It’s not a sickness, per se, but more like a delusion. Rural folks and sociologists often use the term as shorthand to describe how most people love the idyllic vision of the red barn on the farm -- bucolic, beautiful, even romantic.
In reality, as farmers know, those pretty pictures belie a great deal of hard work, life and death circumstances and smelly situations.
So when Dallas Hockman, vice president of industrial relations with the National Pork Producers, used the term during a speech on Wednesday, I was intrigued. His thesis? That most Americans have red barn syndrome, so when they learn about how agriculture is really done or how meat is really produced, they can’t understand it or they react to the high “ick factor.”
Hockman’s examples: the so-called “pink slime” debate and the current trend towards companies refusing to buy pork that was produced with pigs held in gestational crates. This “food conundrum” is all about “removing choice,” he says.
“Meat is the new tobacco,” Hockman said.
Animal agriculture is under attack as never before, Hockman said, from groups with “left-wing appeal.” Among the groups he cited are: PETA, the Humane Society, Farm Sanctuary and Chipotle. The many companies who have signed up in support of the getting rid of the pig crates have “no comprehension” of pork production, he said.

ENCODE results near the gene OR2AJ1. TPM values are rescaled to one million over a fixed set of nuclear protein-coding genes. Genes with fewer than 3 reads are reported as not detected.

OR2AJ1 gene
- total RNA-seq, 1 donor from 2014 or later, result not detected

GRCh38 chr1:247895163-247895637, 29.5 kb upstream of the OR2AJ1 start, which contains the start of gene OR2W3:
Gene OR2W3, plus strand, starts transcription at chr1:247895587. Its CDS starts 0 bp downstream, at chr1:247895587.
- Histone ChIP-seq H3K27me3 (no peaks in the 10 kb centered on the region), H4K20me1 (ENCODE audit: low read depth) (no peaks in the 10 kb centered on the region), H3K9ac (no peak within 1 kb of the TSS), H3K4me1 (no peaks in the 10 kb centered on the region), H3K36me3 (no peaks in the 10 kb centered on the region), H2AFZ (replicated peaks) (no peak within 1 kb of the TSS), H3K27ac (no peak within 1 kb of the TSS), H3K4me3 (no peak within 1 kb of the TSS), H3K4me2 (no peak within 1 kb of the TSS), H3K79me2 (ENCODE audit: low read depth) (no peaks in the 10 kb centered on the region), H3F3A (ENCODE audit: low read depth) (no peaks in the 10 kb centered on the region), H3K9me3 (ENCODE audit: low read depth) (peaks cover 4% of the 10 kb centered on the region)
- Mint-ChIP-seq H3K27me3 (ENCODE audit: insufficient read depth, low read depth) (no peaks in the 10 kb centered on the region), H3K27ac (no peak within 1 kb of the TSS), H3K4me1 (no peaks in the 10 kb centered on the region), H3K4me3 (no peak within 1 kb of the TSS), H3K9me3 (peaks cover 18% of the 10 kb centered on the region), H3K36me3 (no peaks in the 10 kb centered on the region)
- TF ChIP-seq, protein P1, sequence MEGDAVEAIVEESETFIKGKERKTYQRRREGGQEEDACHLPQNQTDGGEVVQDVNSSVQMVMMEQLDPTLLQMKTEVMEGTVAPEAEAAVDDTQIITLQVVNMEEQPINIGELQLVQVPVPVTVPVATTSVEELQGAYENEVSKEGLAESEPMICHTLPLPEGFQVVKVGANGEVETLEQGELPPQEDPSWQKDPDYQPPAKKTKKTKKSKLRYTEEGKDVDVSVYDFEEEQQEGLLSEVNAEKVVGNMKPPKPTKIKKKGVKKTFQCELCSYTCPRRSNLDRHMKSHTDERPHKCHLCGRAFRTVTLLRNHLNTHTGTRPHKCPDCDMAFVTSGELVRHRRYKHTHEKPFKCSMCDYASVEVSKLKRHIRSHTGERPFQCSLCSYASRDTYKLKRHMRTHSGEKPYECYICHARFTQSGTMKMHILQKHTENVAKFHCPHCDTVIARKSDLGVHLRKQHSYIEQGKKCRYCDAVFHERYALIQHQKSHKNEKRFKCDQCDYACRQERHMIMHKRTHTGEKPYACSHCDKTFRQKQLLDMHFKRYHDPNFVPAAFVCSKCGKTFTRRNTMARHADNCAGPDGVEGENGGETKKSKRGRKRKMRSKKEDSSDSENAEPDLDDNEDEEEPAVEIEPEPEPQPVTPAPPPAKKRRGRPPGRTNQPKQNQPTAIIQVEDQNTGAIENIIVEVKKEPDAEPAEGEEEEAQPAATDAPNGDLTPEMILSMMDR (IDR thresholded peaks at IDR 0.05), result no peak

Hockman’s speech was held at Kansas State-Olathe, the newest campus addition to the university system, built as a model of public-private partnerships. I attended the Animal Health Corridor Lecture Series and the day’s event was titled “Animal Welfare: Impact on Industry and Public Perceptions.” The other speaker was Dr. Elizabeth Evans, veterinarian and researcher at Rockhurst University, who gave an interesting talk about how animal testing is regulated.
I went to the lecture, in part, because I want to further explore the “funder effect,” the criticism of the increasing amount of private money is going towards research at land grant universities.
“It’s not surprising and it makes sense,” explained Patty Lovera, assistant director of Food & Water Watch, “your research agenda is going to be influenced by who is paying for the research.”
Food & Water Watch, a Washington D.C. environmental group, last spring issued a report called “Public Research, Private Gain.” The study looked at funding sources at several land grant universities and found that since 2010, private donations from large companies have provided nearly a quarter of the money that goes into ag research. The report suggests that the money helps set the research agenda.
“So in the arena of food, are you going to look at questions that might make you critical of the dominant industrialized agriculture system, if that’s where the funding comes from?” Lovera said. “Or are you going to structure it more narrowly and solve a problem they have?”
What do you think? Should land grant universities, charged with doing agricultural research, have strong ties to industry? Are such public-private partnerships good for business at the expense of the small family farm? Do you have an experience that shapes how you think about this issue?